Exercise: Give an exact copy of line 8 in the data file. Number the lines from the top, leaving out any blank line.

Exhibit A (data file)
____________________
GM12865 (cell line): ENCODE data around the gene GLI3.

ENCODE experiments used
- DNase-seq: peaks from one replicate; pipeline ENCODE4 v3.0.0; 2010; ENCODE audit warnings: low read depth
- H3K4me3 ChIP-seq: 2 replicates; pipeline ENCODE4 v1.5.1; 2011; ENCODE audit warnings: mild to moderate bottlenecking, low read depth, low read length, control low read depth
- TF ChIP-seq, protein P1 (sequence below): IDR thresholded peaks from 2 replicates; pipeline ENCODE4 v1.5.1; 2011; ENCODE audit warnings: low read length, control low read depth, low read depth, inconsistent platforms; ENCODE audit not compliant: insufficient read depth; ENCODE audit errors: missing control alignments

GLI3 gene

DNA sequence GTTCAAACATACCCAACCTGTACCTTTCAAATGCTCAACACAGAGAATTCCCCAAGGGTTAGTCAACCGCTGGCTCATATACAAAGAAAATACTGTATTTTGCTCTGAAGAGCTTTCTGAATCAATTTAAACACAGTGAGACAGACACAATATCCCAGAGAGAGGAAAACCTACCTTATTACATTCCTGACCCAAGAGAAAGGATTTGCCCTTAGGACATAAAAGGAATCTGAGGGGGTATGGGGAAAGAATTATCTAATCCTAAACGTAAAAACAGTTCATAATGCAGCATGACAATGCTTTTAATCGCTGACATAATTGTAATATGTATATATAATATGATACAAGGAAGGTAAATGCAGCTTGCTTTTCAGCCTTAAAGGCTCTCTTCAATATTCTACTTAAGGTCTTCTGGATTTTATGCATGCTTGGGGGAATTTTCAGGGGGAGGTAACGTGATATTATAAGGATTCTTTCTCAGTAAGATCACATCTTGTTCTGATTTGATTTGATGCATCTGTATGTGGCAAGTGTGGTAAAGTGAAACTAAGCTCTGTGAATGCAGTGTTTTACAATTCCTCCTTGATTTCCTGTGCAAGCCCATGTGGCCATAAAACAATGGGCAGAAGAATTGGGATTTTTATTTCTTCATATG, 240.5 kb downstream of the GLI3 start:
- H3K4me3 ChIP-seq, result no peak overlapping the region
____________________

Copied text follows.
- H3K4me3 ChIP-seq, result no peak overlapping the region